As he neared the end of his first job after college, Taylor Jenkins could see his future paths diverging.
He had spent the summers before and after graduating the Wharton School in 2007 interning in the front office of the San Antonio Spurs, but after watching legendary head coach Gregg Popovich work practices and lead the Spurs to the 2007 NBA title, Jenkins felt like his calling might be on the bench instead of an executive suite.
“That love of coaching just kept building up inside, and my skin would crawl when I was watching Coach Pop run practices,” Jenkins says. “The hairs would stand up. I was like ‘man this is awesome, I want to be on the floor sweating with the guys.’”
So when his internship ended, Jenkins approached Spurs general manager R. C. Buford and asked if he could divert from the executive track to follow his heart in coaching—a conversation that landed Jenkins an assistant coaching gig with the club’s developmental league affiliate in Austin.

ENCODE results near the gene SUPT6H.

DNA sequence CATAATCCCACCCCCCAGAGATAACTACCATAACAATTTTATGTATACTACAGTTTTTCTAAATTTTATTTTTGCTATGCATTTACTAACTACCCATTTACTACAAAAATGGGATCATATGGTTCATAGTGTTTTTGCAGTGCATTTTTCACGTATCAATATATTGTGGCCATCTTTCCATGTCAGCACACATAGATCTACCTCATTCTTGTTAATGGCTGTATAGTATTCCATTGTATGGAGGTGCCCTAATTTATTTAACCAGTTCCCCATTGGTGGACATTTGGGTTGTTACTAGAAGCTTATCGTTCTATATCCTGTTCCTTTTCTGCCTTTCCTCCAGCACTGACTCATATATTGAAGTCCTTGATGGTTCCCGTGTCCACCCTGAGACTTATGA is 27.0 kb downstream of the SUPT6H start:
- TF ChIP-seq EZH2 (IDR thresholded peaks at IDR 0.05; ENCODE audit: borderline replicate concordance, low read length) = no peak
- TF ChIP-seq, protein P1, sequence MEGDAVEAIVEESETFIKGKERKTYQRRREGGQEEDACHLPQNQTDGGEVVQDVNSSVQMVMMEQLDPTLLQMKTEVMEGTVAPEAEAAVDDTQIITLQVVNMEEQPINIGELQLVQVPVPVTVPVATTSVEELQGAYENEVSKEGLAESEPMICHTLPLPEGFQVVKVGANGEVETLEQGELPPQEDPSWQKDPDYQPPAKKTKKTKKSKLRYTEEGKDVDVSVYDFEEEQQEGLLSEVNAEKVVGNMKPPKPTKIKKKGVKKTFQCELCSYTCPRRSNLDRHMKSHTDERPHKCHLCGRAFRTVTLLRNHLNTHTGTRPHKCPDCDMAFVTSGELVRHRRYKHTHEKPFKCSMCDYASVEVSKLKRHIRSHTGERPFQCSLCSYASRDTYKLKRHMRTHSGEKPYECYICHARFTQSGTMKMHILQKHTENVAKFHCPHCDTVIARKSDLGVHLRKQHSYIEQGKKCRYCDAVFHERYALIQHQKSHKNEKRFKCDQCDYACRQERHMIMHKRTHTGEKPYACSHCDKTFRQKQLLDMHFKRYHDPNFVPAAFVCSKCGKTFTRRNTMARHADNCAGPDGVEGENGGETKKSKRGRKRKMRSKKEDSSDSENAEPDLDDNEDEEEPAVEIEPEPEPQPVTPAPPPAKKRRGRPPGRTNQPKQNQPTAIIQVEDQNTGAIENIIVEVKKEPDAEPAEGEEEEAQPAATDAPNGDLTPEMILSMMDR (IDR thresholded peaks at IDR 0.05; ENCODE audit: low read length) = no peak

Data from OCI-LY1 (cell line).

It wouldn’t be the last unconventional turn in Jenkins’ road to becoming the second-youngest head coach in the NBA, hired last year by the Memphis Grizzlies after assistant coaching stints with the Atlanta Hawks and Milwaukee Bucks.
Whereas many NBA coaches claim professional playing experience and almost all played at least college basketball, the 35-year-old Jenkins is the only one who lists “Penn Intramural” in that column of his résumé.
Yet his most formative basketball experience came elsewhere at Penn. He and his friends ran a league for kids at Sayre High School, at 58th and Walnut streets, called the Penn-West Philadelphia Basketball League (PWBL).
“When I think back to it and people ask about my college experiences, the friends, the education, the curriculum, the degree, I say that the true No. 1 highlight was working at PWBL,” Jenkins says. “Some of my best friends were there. I didn’t join a fraternity, so my fraternity life and experience were with all the members of the PWBL.”
The league went beyond basketball. PWBL offered tutoring and homework help, and Jenkins recalls trips from Sayre to Penn’s campus to show kids college life, from the dining halls to the dorms. The Penn students got to know members of the West Philly community, especially family members who filled the gym on weekends.
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